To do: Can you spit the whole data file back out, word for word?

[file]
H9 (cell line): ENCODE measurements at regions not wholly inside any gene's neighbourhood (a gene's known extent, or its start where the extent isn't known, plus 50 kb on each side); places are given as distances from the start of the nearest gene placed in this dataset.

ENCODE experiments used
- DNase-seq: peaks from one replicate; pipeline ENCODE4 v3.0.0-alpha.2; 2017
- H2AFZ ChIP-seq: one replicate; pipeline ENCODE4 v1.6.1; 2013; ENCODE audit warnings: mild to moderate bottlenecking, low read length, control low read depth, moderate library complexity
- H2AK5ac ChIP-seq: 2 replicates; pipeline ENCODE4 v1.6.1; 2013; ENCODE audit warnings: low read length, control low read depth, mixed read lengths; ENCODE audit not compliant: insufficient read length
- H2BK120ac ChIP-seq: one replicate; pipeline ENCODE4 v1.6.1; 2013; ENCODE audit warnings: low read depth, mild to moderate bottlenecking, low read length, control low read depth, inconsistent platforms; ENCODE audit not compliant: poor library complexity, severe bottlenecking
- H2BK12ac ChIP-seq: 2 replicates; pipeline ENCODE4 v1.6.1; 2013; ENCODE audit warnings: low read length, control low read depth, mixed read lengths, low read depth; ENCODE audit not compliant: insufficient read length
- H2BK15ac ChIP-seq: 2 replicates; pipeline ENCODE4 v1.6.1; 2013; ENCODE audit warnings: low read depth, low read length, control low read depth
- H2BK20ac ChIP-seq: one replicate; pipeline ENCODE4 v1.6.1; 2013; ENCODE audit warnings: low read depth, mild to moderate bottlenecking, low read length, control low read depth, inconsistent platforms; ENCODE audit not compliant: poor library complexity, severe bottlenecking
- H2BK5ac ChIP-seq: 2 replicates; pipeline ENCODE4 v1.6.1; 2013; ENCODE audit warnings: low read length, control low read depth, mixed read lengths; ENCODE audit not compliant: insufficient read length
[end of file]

H9 (cell line): ENCODE measurements at regions not wholly inside any gene's neighbourhood (a gene's known extent, or its start where the extent isn't known, plus 50 kb on each side); places are given as distances from the start of the nearest gene placed in this dataset.

ENCODE experiments used
- DNase-seq: peaks from one replicate; pipeline ENCODE4 v3.0.0-alpha.2; 2017
- H2AFZ ChIP-seq: one replicate; pipeline ENCODE4 v1.6.1; 2013; ENCODE audit warnings: mild to moderate bottlenecking, low read length, control low read depth, moderate library complexity
- H2AK5ac ChIP-seq: 2 replicates; pipeline ENCODE4 v1.6.1; 2013; ENCODE audit warnings: low read length, control low read depth, mixed read lengths; ENCODE audit not compliant: insufficient read length
- H2BK120ac ChIP-seq: one replicate; pipeline ENCODE4 v1.6.1; 2013; ENCODE audit warnings: low read depth, mild to moderate bottlenecking, low read length, control low read depth, inconsistent platforms; ENCODE audit not compliant: poor library complexity, severe bottlenecking
- H2BK12ac ChIP-seq: 2 replicates; pipeline ENCODE4 v1.6.1; 2013; ENCODE audit warnings: low read length, control low read depth, mixed read lengths, low read depth; ENCODE audit not compliant: insufficient read length
- H2BK15ac ChIP-seq: 2 replicates; pipeline ENCODE4 v1.6.1; 2013; ENCODE audit warnings: low read depth, low read length, control low read depth
- H2BK20ac ChIP-seq: one replicate; pipeline ENCODE4 v1.6.1; 2013; ENCODE audit warnings: low read depth, mild to moderate bottlenecking, low read length, control low read depth, inconsistent platforms; ENCODE audit not compliant: poor library complexity, severe bottlenecking
- H2BK5ac ChIP-seq: 2 replicates; pipeline ENCODE4 v1.6.1; 2013; ENCODE audit warnings: low read length, control low read depth, mixed read lengths; ENCODE audit not compliant: insufficient read length